Monday, 23 January 2012

The Royal Prerogative: the "honours" system

The United Kingdom is noted for having a complex honours system the workings of which are somewhat mysterious and secretive.

In December 2011, the Financial Services Authority published its lengthy (452 page) report into the Failure of the Royal Bank of Scotland.    Sir Fred Goodwin was Chief Executive of the bank from 2001 to January 2009 - see his Wikipedia entry.   For several years, the bank grew massively in size due to acquisitions and enjoyed soaring profits.  Not surprisingly, Goodwin was feted by many politicians during these "successful" years and he was honoured by the award of a knighthood "for services to banking" - London Gazette 12th June 2004.  Now there are calls for him to be "stripped of his knighthood" - The Guardian "Sir Fred could lose knighthood says Cameron" and The Telegraph "Nick Clegg: I understand outrage over Fred Goodwin's knighthood" and BBC 20th January - "Miliband: Fred Goodwin should lose knighthood."   What is the legal basis for the  "honours" system?  How are they awarded and how are they removed?  General information about the honours system is available via the Directgov website.  See also Royalty UK - Honours.

The Honours system rests on the Royal Prerogative
which may be described as comprising those special powers, rights and immunities recognised by law as attaching to the Crown.  There appears to be no detailed and authoritative source identifying these powers and setting out their scope though the prerogative gives the Crown - in practice, the Executive - enormous power especially in relation to foreign affairs and defence.  The Labour government looked at the prerogative in "Governance of Britain: Review of the Executive Royal Prerogative Powers."  and the grant of honours is one of the Royal Prerogatives.

The legal textbooks tell us that the Queen is the "fount[ain] of honour."  Thus, all honours are granted in the name of the Queen though, with some exceptions, the Monarch acts upon the advice of the Prime Minister who, in turn, usually, adopts a list presented to him - see here for an explanation of the process.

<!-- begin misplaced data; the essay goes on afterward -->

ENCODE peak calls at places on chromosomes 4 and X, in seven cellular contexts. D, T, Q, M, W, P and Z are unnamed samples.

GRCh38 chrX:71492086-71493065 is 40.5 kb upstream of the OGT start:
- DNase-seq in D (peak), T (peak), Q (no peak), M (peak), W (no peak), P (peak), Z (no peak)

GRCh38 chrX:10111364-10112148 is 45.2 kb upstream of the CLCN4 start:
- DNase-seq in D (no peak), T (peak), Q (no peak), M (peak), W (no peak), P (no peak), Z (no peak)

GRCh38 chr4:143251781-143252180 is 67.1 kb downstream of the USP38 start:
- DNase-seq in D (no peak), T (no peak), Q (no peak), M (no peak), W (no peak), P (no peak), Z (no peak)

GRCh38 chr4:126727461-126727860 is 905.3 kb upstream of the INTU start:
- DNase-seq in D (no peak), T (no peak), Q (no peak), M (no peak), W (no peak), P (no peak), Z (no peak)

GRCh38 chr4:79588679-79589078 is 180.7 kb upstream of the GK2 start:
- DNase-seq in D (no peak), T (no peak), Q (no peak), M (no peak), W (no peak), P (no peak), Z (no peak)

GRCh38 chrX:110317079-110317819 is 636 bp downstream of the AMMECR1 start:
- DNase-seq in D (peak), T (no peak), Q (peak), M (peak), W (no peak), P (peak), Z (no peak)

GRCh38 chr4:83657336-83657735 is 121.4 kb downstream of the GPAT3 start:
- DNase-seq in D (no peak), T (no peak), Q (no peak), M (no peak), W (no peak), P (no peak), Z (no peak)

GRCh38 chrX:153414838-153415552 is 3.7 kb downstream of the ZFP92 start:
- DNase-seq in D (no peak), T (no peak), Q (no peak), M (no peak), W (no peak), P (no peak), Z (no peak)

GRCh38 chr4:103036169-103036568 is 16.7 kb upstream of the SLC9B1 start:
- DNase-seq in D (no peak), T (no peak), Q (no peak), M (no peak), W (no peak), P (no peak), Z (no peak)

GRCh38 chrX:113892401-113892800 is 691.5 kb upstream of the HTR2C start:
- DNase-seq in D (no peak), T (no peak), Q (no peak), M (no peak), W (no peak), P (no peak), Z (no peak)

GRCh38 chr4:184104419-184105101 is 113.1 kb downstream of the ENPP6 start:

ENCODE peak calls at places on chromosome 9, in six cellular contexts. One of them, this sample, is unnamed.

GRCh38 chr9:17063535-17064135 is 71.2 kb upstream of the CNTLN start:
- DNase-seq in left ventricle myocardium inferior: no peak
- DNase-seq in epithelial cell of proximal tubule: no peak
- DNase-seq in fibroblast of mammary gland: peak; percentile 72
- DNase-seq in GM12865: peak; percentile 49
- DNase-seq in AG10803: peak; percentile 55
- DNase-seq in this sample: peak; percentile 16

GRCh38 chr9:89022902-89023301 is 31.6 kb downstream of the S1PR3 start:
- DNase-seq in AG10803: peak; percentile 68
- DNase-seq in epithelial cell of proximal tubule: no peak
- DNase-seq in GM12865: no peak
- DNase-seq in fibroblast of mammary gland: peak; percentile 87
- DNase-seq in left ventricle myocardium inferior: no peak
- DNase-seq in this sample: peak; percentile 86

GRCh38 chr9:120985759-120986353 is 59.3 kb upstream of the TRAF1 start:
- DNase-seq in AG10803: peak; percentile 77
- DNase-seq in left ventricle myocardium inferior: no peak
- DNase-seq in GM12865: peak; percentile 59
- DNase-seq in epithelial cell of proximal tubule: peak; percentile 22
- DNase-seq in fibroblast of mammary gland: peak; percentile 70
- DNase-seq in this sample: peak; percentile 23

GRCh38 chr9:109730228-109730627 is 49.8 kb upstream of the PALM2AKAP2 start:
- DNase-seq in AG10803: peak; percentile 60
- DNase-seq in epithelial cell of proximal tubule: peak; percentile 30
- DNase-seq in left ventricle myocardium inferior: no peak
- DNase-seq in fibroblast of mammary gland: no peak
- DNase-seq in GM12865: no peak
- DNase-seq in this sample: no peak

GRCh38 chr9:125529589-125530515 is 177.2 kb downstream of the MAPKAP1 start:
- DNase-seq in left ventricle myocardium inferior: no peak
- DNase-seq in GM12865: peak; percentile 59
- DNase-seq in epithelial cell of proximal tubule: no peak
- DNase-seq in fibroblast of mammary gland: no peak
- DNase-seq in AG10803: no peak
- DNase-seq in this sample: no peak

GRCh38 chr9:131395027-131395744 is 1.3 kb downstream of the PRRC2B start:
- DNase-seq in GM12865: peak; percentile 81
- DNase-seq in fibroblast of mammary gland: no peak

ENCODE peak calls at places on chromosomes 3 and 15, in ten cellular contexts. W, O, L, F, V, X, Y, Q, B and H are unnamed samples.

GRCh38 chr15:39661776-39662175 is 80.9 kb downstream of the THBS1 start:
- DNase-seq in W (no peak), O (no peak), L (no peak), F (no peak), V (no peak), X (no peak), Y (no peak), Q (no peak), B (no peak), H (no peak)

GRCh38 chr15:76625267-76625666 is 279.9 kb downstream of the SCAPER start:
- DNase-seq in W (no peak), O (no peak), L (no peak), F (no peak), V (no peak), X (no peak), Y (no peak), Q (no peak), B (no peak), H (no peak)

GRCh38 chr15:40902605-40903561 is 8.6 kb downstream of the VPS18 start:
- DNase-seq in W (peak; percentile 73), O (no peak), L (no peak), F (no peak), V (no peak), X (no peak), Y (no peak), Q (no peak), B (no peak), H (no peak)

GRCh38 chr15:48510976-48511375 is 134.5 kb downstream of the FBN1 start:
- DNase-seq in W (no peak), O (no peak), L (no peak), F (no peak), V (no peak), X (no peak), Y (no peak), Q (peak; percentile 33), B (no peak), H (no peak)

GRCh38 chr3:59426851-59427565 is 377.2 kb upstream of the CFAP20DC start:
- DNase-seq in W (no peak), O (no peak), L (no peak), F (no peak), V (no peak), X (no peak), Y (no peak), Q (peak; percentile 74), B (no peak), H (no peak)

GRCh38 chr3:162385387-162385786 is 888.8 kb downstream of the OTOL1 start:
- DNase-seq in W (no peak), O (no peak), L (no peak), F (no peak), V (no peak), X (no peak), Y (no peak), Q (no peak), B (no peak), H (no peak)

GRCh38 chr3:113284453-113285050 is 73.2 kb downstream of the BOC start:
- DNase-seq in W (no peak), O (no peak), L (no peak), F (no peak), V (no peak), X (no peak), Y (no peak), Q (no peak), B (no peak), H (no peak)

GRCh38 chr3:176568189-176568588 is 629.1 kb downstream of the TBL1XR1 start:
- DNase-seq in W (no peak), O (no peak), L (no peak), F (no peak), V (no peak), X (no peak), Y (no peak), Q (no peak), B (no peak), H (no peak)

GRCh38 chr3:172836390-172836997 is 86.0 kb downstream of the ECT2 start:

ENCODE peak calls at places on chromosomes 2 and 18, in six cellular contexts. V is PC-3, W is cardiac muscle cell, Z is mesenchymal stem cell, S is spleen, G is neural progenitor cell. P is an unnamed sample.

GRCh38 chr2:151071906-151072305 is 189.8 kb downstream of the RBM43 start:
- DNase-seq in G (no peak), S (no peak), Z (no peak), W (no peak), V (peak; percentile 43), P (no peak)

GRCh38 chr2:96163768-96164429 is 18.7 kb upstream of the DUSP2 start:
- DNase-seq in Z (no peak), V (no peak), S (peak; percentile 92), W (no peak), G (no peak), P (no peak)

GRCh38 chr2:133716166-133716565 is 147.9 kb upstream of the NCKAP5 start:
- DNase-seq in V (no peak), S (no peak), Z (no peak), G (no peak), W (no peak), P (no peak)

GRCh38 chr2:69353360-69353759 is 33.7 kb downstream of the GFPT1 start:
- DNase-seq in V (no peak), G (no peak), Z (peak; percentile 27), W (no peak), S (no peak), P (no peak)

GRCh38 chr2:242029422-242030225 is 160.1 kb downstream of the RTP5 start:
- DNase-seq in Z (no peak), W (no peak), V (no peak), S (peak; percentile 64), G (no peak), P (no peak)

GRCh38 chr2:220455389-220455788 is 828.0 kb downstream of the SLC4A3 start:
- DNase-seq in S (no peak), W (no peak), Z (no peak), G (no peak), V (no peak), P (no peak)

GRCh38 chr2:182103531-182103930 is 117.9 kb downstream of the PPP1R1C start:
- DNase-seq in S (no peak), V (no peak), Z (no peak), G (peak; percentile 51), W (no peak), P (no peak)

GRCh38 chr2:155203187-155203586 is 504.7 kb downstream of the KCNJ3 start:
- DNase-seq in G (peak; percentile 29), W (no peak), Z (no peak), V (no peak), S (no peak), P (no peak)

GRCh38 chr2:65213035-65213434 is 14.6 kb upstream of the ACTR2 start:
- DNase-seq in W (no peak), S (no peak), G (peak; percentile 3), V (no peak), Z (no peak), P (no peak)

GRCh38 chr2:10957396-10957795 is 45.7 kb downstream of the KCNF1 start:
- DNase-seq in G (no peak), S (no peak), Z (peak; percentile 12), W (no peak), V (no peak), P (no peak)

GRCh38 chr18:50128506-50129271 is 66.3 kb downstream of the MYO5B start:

Removal of an honour is relatively rare.  A Parliamentary Briefing Paper issued in January 2008 states:

"Removal of Honours - The Sovereign may, on the advice of Ministers, cancel an award if the holder is considered unworthy to retain it. The object of forfeiture is to preserve the integrity of the Honours System. No person found guilty of a serious offence should be recommended for an honour; it is generally felt that a person who has been honoured and subsequently commits a serious offence should not continue to hold a symbol of high regard. Each case is considered on its merits by the Forfeiture Committee but if it came to light that an honours recipient had received a criminal conviction and a prison sentence for a serious offence, the forfeiture of his or her award would be almost inevitable."

The members of the Forfeiture Committee are: the Cabinet Secretary, Treasury Solicitor, Permanent Secretary to the Home Office and Permanent Secretary to the Scottish Executive. The Committee’s recommendation for forfeiture is submitted through the Prime Minister to The Sovereign. If the Sovereign grants approval a notice of forfeiture is placed in the London Gazette.  Examples of forfeitures are given below, but are not comprehensive:

Roger Casement, executed for treason in 1918
Jack Lyons, a prominent businessman who made extensive charitable donations, but was convicted of fraud in the late 1980s
Anthony Blunt, who lost his knighthood in 1980 after he was revealed to be a member of the Philby-Burgess spying rings, although not charged or prosecuted..
• Terence Lewis forfeited his knighthood in 1993, following the findings of the Fitzgerald inquiry into corruption in Queensland, Australia, and his subsequent conviction of corruption.

Citizens of states who do not have the British monarchy as titular head of state are awarded honorary awards. It is also possible for these to be removed. Removal of a peerage requires primary legislation."

To this list could be added the famous jockey Lester Piggott whose OBE was removed in 1988 following his conviction in connection with taxation.  Interestingly, Gerald Ronson was awarded CBE in 2012 despite him being previously convicted in 1990.  His award was for charitable services.